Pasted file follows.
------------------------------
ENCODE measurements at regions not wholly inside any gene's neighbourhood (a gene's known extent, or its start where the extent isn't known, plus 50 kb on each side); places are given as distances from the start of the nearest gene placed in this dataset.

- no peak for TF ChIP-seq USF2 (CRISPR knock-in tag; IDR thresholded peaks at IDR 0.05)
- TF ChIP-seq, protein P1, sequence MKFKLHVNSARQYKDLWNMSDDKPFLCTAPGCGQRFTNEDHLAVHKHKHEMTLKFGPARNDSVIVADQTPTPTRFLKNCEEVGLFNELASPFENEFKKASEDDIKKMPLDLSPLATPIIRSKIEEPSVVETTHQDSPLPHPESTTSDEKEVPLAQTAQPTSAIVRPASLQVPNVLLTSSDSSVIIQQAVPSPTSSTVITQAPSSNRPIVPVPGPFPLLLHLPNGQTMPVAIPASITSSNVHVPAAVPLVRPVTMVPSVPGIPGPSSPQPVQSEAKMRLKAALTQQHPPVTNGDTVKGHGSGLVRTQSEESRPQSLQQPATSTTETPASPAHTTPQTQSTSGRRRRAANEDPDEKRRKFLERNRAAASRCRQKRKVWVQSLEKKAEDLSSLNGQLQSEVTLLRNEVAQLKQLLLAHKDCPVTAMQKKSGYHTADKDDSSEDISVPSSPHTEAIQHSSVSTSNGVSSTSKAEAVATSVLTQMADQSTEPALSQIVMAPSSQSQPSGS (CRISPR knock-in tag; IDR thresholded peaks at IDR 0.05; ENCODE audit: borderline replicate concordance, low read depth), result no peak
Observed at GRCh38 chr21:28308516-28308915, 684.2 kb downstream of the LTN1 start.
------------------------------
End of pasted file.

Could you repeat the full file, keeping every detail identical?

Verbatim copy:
ENCODE measurements at regions not wholly inside any gene's neighbourhood (a gene's known extent, or its start where the extent isn't known, plus 50 kb on each side); places are given as distances from the start of the nearest gene placed in this dataset.

- no peak for TF ChIP-seq USF2 (CRISPR knock-in tag; IDR thresholded peaks at IDR 0.05)
- TF ChIP-seq, protein P1, sequence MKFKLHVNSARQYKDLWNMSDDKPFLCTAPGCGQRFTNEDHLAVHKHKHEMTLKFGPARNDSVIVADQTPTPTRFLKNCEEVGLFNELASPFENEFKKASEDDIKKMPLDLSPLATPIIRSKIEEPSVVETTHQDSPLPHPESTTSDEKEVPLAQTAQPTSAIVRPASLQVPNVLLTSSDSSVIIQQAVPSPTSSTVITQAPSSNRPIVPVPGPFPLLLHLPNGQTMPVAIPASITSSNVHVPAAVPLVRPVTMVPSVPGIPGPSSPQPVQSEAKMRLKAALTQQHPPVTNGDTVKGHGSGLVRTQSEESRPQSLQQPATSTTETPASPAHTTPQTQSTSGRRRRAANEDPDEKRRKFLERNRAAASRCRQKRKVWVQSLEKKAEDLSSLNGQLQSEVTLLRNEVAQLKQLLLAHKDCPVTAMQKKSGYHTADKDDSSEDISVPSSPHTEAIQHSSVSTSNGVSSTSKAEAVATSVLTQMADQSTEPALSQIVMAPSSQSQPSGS (CRISPR knock-in tag; IDR thresholded peaks at IDR 0.05; ENCODE audit: borderline replicate concordance, low read depth), result no peak
Observed at GRCh38 chr21:28308516-28308915, 684.2 kb downstream of the LTN1 start.